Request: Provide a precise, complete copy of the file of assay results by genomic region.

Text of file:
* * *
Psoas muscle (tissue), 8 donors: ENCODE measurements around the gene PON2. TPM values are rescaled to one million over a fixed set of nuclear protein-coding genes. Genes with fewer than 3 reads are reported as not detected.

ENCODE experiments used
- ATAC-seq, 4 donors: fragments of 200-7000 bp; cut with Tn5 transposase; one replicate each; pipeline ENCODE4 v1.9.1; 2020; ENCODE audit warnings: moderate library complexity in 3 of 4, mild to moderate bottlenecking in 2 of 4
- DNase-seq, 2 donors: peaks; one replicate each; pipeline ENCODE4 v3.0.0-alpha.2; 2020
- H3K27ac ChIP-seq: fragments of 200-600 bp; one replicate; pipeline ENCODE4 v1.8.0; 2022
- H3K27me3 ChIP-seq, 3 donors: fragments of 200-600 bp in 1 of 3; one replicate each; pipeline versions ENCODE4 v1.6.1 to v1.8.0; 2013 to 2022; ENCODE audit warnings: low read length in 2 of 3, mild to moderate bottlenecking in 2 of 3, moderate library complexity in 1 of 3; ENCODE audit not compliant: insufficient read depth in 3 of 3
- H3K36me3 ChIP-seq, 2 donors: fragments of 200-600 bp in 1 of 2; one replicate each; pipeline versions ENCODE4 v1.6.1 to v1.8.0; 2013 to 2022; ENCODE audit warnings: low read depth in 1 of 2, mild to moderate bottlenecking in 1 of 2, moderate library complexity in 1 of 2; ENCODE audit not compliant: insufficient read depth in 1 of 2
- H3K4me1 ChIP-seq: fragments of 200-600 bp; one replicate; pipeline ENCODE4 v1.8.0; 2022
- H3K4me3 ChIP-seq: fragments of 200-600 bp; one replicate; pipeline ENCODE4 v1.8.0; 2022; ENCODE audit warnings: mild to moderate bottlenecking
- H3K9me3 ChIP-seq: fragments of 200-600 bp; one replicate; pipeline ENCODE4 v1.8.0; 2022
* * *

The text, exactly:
Psoas muscle (tissue), 8 donors: ENCODE measurements around the gene PON2. TPM values are rescaled to one million over a fixed set of nuclear protein-coding genes. Genes with fewer than 3 reads are reported as not detected.

ENCODE experiments used
- ATAC-seq, 4 donors: fragments of 200-7000 bp; cut with Tn5 transposase; one replicate each; pipeline ENCODE4 v1.9.1; 2020; ENCODE audit warnings: moderate library complexity in 3 of 4, mild to moderate bottlenecking in 2 of 4
- DNase-seq, 2 donors: peaks; one replicate each; pipeline ENCODE4 v3.0.0-alpha.2; 2020
- H3K27ac ChIP-seq: fragments of 200-600 bp; one replicate; pipeline ENCODE4 v1.8.0; 2022
- H3K27me3 ChIP-seq, 3 donors: fragments of 200-600 bp in 1 of 3; one replicate each; pipeline versions ENCODE4 v1.6.1 to v1.8.0; 2013 to 2022; ENCODE audit warnings: low read length in 2 of 3, mild to moderate bottlenecking in 2 of 3, moderate library complexity in 1 of 3; ENCODE audit not compliant: insufficient read depth in 3 of 3
- H3K36me3 ChIP-seq, 2 donors: fragments of 200-600 bp in 1 of 2; one replicate each; pipeline versions ENCODE4 v1.6.1 to v1.8.0; 2013 to 2022; ENCODE audit warnings: low read depth in 1 of 2, mild to moderate bottlenecking in 1 of 2, moderate library complexity in 1 of 2; ENCODE audit not compliant: insufficient read depth in 1 of 2
- H3K4me1 ChIP-seq: fragments of 200-600 bp; one replicate; pipeline ENCODE4 v1.8.0; 2022
- H3K4me3 ChIP-seq: fragments of 200-600 bp; one replicate; pipeline ENCODE4 v1.8.0; 2022; ENCODE audit warnings: mild to moderate bottlenecking
- H3K9me3 ChIP-seq: fragments of 200-600 bp; one replicate; pipeline ENCODE4 v1.8.0; 2022